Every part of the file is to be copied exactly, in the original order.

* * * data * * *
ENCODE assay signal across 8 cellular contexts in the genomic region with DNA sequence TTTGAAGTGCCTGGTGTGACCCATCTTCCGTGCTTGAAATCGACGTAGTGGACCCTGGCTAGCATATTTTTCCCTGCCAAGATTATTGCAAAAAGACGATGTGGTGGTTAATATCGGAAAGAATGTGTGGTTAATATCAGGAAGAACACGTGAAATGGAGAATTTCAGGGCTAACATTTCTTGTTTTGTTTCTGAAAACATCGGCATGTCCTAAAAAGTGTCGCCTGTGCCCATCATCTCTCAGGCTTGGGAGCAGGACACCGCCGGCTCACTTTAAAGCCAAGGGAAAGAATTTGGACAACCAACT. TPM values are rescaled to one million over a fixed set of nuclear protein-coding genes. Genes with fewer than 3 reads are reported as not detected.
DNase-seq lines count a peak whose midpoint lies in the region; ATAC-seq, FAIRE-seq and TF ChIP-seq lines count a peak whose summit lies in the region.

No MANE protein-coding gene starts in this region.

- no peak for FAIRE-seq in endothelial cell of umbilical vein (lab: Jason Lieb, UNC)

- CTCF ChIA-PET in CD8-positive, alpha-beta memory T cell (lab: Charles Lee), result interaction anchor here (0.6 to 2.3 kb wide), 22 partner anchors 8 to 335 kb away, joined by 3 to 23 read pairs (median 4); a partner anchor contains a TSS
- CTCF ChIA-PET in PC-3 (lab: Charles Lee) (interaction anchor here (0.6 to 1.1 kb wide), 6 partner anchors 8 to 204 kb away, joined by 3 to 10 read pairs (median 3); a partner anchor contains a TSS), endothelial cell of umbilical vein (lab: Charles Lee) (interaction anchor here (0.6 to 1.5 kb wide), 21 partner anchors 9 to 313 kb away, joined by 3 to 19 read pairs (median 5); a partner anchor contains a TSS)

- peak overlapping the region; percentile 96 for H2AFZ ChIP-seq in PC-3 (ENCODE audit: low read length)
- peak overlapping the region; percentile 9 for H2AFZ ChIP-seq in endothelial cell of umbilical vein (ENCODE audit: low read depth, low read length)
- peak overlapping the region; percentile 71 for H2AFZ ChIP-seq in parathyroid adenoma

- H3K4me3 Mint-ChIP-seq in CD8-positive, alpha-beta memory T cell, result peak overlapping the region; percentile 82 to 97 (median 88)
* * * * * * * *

ENCODE assay signal across 8 cellular contexts in the genomic region with DNA sequence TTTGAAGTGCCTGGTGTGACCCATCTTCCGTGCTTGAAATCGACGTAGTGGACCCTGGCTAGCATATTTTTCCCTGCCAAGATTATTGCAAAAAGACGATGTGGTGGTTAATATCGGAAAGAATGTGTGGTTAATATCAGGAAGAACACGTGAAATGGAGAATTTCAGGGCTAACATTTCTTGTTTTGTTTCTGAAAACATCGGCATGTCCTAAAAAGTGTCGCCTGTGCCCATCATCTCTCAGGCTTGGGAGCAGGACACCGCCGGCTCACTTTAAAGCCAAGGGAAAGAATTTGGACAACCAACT. TPM values are rescaled to one million over a fixed set of nuclear protein-coding genes. Genes with fewer than 3 reads are reported as not detected.
DNase-seq lines count a peak whose midpoint lies in the region; ATAC-seq, FAIRE-seq and TF ChIP-seq lines count a peak whose summit lies in the region.

No MANE protein-coding gene starts in this region.

- no peak for FAIRE-seq in endothelial cell of umbilical vein (lab: Jason Lieb, UNC)

- CTCF ChIA-PET in CD8-positive, alpha-beta memory T cell (lab: Charles Lee), result interaction anchor here (0.6 to 2.3 kb wide), 22 partner anchors 8 to 335 kb away, joined by 3 to 23 read pairs (median 4); a partner anchor contains a TSS
- CTCF ChIA-PET in PC-3 (lab: Charles Lee) (interaction anchor here (0.6 to 1.1 kb wide), 6 partner anchors 8 to 204 kb away, joined by 3 to 10 read pairs (median 3); a partner anchor contains a TSS), endothelial cell of umbilical vein (lab: Charles Lee) (interaction anchor here (0.6 to 1.5 kb wide), 21 partner anchors 9 to 313 kb away, joined by 3 to 19 read pairs (median 5); a partner anchor contains a TSS)

- peak overlapping the region; percentile 96 for H2AFZ ChIP-seq in PC-3 (ENCODE audit: low read length)
- peak overlapping the region; percentile 9 for H2AFZ ChIP-seq in endothelial cell of umbilical vein (ENCODE audit: low read depth, low read length)
- peak overlapping the region; percentile 71 for H2AFZ ChIP-seq in parathyroid adenoma

- H3K4me3 Mint-ChIP-seq in CD8-positive, alpha-beta memory T cell, result peak overlapping the region; percentile 82 to 97 (median 88)